1) That God often, if not always, has purposes for people from before their birth. He designs them for some important field of labor, and endows them at their creation with talents adapted to accomplish those purposes.
2) It does not follow that because a young man has gone far astray; and has even become a blasphemer and a persecutor, that God has not predestined him for some important and holy work in his service. How many people have been called, like Paul, and Newton, and Bunyan, and Augustine, (and me) from a life of sin to the service of God?
3) God is often training up people in a remarkable manner for future usefulness. His eye is upon them, and He watches over them, until the time comes for their conversion. His providence was concerned in the education and training of Paul. It was by God’s will with reference to his future work that he had so many opportunities for education, and was so well acquainted with the "traditions" of that religion which he was yet to demonstrate to be unfounded and false. He gave him the opportunity to cultivate his mind, and prepare to grapple with the Jew in arguments, and show him how unfounded his hopes were. God's eye is always upon them and they are often allowed to wander far off, as Paul did; until the time comes for their conversion, and then, in accordance with the purpose which set them apart from the world, God converts them, and consecrates all their talents and acquired knowledge to His service.
4) We should never anguish

over a young man who has wandered far from God, even if he has become an infidel. It is still possible that God "separated" that person to his service from his very birth, and that God still means to call him to His service. How easy it was to convert Saul of Tarsus when the proper time arrived. It is just as true today for the unconverted and unconsecrated among the young men of our land. That apparently wasted talent that may still be used by God; and so, let us fervently pray that they may be "called" by the grace of God and actually devote themselves to His service.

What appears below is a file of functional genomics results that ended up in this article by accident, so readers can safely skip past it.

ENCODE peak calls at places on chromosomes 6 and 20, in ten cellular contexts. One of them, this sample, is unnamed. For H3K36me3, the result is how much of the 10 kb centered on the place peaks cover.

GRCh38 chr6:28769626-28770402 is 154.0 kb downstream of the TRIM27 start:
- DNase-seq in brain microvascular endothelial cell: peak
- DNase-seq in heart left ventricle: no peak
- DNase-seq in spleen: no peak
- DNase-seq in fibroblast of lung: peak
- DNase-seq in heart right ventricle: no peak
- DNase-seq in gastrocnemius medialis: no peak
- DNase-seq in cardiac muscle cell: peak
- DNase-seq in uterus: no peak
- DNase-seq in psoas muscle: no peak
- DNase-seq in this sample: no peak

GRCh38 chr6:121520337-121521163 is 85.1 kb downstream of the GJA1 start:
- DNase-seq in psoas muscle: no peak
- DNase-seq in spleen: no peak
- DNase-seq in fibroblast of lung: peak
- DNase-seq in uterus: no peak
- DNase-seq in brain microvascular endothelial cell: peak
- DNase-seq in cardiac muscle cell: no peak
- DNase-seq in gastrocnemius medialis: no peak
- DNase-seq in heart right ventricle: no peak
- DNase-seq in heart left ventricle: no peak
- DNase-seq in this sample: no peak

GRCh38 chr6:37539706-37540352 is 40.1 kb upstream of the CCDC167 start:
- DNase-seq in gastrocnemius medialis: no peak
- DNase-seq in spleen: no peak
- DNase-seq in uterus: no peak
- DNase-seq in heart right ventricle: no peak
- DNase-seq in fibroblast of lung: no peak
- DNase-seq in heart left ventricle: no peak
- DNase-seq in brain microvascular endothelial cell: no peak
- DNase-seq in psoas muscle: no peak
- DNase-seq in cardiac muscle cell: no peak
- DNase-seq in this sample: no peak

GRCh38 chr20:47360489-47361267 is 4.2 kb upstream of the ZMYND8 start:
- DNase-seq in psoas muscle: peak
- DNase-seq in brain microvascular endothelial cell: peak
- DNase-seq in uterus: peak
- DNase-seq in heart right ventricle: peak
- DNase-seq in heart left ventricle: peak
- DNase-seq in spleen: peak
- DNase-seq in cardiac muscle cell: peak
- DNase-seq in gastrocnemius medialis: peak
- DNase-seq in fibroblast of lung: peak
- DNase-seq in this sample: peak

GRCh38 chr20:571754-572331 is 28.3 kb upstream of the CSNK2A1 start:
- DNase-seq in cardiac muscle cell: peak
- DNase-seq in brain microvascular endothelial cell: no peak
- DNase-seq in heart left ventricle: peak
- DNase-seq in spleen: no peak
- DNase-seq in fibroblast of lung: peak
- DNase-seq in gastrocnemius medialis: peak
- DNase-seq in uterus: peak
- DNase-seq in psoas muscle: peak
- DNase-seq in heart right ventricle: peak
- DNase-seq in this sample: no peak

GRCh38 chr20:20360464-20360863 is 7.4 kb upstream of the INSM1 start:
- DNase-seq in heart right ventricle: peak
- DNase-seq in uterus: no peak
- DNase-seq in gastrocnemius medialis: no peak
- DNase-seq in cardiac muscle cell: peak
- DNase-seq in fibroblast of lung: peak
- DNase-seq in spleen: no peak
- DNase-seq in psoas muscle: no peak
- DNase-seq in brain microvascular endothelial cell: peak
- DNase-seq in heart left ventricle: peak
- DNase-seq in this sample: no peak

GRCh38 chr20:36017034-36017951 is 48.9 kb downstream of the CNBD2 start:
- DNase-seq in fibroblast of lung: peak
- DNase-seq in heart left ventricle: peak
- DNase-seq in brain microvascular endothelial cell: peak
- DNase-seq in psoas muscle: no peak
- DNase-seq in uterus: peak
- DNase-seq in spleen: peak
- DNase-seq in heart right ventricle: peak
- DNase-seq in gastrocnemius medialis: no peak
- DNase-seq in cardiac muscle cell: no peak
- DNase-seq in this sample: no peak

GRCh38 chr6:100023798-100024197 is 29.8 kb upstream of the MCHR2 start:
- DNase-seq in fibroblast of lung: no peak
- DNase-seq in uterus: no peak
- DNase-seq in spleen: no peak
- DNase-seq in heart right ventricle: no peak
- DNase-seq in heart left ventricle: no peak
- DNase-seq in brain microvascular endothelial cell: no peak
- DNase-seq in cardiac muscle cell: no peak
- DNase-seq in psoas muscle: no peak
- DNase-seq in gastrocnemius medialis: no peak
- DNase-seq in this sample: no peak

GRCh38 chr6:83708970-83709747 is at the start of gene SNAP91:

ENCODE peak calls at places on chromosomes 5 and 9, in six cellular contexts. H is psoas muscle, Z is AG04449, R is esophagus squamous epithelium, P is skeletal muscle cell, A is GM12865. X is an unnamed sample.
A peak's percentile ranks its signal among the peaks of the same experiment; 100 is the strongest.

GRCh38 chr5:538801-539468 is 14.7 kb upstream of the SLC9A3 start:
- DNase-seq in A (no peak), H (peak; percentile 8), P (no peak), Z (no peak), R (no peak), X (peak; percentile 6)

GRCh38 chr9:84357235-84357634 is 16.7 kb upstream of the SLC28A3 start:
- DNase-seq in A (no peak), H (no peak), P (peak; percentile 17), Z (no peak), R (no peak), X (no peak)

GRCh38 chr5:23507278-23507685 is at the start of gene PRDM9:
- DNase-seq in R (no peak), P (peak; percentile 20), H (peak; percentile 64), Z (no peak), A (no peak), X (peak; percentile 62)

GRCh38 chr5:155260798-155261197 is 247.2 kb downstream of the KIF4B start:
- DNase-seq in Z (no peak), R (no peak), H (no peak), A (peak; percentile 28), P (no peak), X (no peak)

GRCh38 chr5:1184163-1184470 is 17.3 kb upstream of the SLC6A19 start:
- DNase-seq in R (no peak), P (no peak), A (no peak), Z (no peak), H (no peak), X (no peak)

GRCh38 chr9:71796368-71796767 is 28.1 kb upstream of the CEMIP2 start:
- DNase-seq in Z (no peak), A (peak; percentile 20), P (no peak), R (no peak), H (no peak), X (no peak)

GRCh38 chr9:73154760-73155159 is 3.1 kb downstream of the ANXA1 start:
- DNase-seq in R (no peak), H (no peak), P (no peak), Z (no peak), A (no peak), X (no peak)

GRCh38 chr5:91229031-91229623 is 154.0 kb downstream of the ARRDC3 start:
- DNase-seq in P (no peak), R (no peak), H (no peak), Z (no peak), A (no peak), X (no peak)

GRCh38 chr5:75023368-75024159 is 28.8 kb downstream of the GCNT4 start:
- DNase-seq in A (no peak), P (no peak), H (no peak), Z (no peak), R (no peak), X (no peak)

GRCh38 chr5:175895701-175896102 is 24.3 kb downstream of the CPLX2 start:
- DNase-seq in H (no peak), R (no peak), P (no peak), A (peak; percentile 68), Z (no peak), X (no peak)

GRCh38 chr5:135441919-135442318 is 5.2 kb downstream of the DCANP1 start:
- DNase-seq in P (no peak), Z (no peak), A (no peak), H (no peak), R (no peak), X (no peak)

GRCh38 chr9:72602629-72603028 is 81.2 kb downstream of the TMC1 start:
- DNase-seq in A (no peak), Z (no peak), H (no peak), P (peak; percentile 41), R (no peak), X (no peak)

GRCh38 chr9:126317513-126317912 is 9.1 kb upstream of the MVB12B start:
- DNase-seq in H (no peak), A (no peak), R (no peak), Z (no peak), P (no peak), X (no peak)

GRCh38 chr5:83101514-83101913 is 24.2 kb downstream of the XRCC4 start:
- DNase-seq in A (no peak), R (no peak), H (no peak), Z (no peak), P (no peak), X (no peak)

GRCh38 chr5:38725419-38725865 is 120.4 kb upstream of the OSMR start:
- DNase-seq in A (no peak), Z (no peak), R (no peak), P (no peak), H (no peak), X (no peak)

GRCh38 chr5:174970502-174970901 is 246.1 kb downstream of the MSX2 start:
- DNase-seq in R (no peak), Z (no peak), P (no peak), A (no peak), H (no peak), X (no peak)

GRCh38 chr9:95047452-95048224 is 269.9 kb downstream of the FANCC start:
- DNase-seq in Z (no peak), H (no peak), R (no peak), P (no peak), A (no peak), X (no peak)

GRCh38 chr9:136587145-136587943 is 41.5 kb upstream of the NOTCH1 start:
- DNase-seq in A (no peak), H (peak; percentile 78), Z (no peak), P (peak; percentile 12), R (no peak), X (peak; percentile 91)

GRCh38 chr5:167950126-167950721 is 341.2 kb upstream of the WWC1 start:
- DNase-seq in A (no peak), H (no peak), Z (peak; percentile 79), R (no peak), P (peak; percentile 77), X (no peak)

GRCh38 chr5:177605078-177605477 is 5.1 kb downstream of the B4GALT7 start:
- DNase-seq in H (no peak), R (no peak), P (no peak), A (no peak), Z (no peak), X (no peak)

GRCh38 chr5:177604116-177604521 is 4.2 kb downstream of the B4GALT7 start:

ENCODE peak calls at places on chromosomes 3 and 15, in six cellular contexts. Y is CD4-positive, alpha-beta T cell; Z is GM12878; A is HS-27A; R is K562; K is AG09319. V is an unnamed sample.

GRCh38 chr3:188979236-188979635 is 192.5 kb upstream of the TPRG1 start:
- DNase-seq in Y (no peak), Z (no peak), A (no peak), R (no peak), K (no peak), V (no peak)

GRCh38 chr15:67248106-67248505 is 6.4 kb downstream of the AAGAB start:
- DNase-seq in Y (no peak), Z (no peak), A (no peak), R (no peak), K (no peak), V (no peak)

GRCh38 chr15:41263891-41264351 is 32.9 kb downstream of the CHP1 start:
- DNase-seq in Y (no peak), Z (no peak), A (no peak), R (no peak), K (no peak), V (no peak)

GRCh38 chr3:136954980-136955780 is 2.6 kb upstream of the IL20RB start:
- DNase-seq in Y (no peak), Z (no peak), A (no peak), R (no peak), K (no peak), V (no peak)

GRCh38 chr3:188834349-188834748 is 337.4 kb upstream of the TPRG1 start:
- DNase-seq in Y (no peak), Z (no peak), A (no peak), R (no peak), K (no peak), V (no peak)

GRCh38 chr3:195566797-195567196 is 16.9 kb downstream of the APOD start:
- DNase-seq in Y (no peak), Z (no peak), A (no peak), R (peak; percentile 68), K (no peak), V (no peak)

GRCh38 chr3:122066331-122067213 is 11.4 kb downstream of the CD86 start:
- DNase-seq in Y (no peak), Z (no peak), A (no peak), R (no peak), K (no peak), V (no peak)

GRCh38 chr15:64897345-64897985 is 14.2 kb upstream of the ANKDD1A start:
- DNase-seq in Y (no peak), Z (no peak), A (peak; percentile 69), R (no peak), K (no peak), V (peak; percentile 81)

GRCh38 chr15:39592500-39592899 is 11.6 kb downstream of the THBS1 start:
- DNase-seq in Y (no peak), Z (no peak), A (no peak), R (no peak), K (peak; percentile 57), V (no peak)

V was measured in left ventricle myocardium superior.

and called me by his grace,
The "setting apart" mentioned in the previous clause was unquestionably a "setting apart" for the apostolic office, and therefore it might seem to follow that “called me” is also the calling to be an apostle. Likewise, we are probably to understand the words in Romans 1:1 to mean "called to be an apostle;" and in Hebrews 5:4 the verb "called" is used for one called to be a priest. But the prevailing sense of "being called," throughout Paul's writings, refers to the bringing of the soul to Christ and into his kingdom. “And called me by his grace” refers to what happened to Paul on the way to Damascus. It was special grace that called Paul, because at that time he was engaged in bitterly opposing Him and His cause.

16To reveal his Son in me, that I might preach him among the heathen; immediately I conferred not with flesh and blood:

To reveal his Son in me,